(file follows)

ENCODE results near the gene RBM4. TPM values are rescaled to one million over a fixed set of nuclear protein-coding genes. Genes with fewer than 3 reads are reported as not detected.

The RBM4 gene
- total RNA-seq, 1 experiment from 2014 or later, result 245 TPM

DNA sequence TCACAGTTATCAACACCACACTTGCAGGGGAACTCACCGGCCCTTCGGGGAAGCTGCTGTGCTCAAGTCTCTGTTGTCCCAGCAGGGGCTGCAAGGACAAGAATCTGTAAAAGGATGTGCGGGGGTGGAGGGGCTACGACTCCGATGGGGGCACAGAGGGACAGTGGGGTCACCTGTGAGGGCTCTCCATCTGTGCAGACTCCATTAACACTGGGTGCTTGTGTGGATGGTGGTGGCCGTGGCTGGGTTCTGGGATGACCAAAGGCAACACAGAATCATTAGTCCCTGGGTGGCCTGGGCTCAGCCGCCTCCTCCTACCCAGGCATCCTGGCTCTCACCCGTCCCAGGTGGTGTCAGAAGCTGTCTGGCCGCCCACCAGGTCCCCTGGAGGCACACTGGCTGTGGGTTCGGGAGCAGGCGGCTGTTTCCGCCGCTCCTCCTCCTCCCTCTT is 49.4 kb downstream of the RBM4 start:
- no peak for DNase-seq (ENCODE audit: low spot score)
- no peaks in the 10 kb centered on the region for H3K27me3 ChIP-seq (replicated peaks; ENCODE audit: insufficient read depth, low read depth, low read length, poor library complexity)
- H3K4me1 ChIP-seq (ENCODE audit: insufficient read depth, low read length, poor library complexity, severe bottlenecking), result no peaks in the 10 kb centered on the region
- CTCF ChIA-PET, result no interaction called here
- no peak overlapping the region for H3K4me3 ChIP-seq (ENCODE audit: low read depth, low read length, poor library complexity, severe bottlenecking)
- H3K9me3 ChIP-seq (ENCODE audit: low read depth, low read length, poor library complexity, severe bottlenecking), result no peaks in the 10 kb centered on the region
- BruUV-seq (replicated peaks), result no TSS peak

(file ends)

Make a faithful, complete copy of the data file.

ENCODE results near the gene RBM4. TPM values are rescaled to one million over a fixed set of nuclear protein-coding genes. Genes with fewer than 3 reads are reported as not detected.

The RBM4 gene
- total RNA-seq, 1 experiment from 2014 or later, result 245 TPM

DNA sequence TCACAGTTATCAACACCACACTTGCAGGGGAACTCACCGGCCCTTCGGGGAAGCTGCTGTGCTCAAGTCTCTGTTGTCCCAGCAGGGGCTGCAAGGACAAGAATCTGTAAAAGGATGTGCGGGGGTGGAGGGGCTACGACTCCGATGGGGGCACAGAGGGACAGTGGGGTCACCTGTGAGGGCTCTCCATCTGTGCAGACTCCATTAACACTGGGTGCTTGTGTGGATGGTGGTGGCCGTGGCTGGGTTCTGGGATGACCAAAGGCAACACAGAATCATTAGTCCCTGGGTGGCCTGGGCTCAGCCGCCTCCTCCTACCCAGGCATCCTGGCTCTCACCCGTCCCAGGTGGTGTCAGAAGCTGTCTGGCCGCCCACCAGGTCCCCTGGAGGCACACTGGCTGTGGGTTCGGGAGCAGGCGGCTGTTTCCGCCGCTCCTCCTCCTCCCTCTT is 49.4 kb downstream of the RBM4 start:
- no peak for DNase-seq (ENCODE audit: low spot score)
- no peaks in the 10 kb centered on the region for H3K27me3 ChIP-seq (replicated peaks; ENCODE audit: insufficient read depth, low read depth, low read length, poor library complexity)
- H3K4me1 ChIP-seq (ENCODE audit: insufficient read depth, low read length, poor library complexity, severe bottlenecking), result no peaks in the 10 kb centered on the region
- CTCF ChIA-PET, result no interaction called here
- no peak overlapping the region for H3K4me3 ChIP-seq (ENCODE audit: low read depth, low read length, poor library complexity, severe bottlenecking)
- H3K9me3 ChIP-seq (ENCODE audit: low read depth, low read length, poor library complexity, severe bottlenecking), result no peaks in the 10 kb centered on the region
- BruUV-seq (replicated peaks), result no TSS peak